www.johntyman.com/peru/17.html
John Tyman's
CULTURES IN CONTEXT
PERU
The Incas and Prehistoric Cultures
IV: INCA CULTURE
4.8: Maras

Click for larger images
4.8: Maras

173. The Maras Salt Ponds (sometimes identified as "Salt Mines") lie close to Moray. There are 5,000 of them. Some are unused today but many are owned by families that have harvested salt here since the time of the Incas and some even longer.
.
174. The salt comes from a local subterranean stream of highly salted water which emerges in a spring, a natural outlet. The flow of the spring was directed through an intricate system of channels so the water ran down the valley through a whole series of ponds each typically four or five metres square in area, and thirty centimetres in depth.
.
175. The first salt ponds here were built in AD200-AD900 by the Chanapata culture, pre-dating the Incas. The terraces are known in Quechua language as Kachi Raqay and they are situated at an elevation of 3,000 meters above sea level. They supplied the entire Inca Empire with salt and later the Viceroyalty of Peru.
.
176. The altitude of the pond terraces slowly decreases, allowing the water to flow through a myriad of small channels and be introduced slowly through a notch in one sidewall of each pond. The proper maintenance of the adjacent feeder channel, the side walls and the water-entry notch, the pond's bottom surface, the quantity of water, and the removal of accumulated salt deposits all require close cooperation among the community of users, in a system established during the time of the Incas, if not earlier.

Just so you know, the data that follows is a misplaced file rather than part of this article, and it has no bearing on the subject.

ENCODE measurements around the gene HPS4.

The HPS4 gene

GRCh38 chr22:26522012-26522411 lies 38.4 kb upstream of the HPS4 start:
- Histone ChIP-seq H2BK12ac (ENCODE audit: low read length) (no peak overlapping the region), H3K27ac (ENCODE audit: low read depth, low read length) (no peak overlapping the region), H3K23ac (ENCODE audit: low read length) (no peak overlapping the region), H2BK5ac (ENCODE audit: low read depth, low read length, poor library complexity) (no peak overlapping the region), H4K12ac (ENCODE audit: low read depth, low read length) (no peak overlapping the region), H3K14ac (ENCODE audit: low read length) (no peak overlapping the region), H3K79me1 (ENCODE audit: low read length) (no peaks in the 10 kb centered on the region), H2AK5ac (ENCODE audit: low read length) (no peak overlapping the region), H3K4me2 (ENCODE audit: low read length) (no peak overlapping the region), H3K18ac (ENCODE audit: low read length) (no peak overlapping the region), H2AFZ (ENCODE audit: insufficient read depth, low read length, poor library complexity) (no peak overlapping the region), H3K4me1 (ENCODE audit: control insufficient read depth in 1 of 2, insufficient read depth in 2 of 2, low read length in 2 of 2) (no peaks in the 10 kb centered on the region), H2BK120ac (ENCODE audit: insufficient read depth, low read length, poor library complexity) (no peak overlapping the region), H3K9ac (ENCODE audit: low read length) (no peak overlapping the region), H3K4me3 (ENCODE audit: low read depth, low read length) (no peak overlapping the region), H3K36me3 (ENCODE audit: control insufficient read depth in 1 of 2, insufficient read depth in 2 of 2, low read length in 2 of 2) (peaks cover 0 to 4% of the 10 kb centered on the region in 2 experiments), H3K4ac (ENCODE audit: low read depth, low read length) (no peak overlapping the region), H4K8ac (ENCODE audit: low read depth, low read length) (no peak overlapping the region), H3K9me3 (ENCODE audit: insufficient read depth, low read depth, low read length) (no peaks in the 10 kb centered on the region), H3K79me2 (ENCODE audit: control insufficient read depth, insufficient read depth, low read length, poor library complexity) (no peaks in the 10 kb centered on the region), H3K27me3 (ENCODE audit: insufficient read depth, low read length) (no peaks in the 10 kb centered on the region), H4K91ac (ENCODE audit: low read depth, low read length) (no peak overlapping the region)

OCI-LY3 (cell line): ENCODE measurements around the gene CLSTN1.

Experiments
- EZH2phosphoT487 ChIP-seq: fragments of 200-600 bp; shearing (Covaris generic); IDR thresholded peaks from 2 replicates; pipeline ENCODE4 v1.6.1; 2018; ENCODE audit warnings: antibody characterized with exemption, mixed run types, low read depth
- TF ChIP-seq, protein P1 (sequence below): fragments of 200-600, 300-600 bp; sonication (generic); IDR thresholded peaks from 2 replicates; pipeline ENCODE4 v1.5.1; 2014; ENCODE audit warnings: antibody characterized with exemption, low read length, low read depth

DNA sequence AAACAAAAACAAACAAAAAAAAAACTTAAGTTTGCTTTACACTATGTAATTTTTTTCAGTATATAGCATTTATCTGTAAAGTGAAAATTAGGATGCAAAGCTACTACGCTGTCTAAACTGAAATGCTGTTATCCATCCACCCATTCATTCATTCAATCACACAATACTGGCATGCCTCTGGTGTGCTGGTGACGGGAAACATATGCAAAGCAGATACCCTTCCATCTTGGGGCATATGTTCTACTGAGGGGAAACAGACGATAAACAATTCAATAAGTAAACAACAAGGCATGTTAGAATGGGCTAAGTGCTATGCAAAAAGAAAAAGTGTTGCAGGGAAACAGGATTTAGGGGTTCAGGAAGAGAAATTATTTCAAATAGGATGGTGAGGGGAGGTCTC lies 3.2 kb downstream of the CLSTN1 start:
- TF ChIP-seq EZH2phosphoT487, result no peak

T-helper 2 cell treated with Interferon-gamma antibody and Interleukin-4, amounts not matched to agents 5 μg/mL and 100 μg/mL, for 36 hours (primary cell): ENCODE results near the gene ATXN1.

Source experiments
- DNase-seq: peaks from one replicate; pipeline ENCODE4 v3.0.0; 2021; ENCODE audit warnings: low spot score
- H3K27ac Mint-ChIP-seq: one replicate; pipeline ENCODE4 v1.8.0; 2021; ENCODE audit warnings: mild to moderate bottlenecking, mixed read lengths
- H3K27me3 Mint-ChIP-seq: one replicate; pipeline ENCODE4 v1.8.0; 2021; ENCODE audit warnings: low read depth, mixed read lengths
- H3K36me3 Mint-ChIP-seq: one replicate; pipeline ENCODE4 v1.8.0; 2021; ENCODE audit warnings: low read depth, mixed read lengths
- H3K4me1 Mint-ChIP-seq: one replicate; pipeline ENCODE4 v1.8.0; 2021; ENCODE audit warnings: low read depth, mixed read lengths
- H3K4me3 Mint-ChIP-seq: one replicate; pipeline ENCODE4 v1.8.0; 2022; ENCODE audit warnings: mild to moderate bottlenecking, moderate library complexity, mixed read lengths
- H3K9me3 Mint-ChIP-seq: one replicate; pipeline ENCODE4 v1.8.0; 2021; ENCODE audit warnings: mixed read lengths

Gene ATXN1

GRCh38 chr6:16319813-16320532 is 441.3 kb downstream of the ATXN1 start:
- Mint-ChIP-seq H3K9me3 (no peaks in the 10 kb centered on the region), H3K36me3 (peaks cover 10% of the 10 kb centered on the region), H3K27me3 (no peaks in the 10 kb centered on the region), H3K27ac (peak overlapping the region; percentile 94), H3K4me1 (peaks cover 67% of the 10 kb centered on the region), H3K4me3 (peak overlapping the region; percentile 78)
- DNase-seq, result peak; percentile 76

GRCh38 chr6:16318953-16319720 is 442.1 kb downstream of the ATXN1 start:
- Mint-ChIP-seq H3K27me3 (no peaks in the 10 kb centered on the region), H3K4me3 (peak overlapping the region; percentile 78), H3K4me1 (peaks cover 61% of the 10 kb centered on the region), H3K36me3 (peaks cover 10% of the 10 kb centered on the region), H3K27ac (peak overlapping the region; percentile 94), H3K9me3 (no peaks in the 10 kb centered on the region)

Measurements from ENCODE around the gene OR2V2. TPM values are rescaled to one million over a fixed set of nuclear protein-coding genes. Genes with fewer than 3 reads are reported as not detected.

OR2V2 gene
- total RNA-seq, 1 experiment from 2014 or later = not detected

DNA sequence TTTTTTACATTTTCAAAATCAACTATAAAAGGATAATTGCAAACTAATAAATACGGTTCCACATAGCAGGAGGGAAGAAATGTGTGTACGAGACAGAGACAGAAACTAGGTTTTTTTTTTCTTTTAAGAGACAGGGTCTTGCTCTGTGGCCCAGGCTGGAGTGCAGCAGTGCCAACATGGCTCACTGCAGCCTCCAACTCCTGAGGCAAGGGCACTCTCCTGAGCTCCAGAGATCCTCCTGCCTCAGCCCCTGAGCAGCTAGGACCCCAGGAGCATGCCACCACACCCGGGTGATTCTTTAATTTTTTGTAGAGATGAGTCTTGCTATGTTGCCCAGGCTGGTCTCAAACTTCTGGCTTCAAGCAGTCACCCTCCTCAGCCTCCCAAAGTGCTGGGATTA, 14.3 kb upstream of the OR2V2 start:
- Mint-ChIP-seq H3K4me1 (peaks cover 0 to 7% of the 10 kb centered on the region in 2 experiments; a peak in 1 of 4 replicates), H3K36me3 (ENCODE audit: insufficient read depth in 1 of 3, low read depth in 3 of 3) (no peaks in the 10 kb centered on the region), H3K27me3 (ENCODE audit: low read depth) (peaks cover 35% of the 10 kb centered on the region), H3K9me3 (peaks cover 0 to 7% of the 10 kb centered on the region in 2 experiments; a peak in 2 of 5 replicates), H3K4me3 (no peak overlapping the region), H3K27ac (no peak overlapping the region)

.
177. The traditional way of extracting the salt is unchanged and the individual ponds have been passed from one generation to the next. The brine is concentrated and the salt separated off by evaporation. As the water evaporates salt crystals form on the inner surfaces of the ponds. When enough crystals have formed the occupier of the pond blocks the flow of water and allows the pond to dry out.
.
178. The owner of the pond (or most likely his wife!) then scrapes the salt from the sides and bottom of the pan standing in concentrated brine and working without gloves or boots, as they still do today. Their husbands carry it home, for family use or sale in local markets. The drainage notch is then opened and the whole process begins again.
.
179. The area is not widely industrialized even today, and the salt is still bagged up, and sold at local markets. There are about 3,000 pools that are still harvested by a community of local families who control the saltpans and the trails to the valley, along which the salt is moved from the site.
.
180. Ponds have long been made available to any person wishing to harvest salt. The operators of the ponds must be members of the community, and families that are new to the community wishing to work a salt pond get the one farthest from the community. The size of the salt pond assigned to a family depends on the family's size.
.
181. Usually today there are many unused salt ponds available to be worked. Any prospective salt farmer need only locate an empty unmaintained pond, consult with the local cooperative, learn how to keep a pond properly within the accepted communal system, and start working. (The lowest terraces.)
.


PERU CONTENTS


Text and photos by John Tyman
Intended for Educational Use Only.
Contact Dr. John Tyman at johntyman2@gmail.com
for information regarding public or commercial use.

www.hillmanweb.com
Photo processing, Web page layout, formatting and hosting by
William Hillman ~ Brandon, Manitoba ~ Canada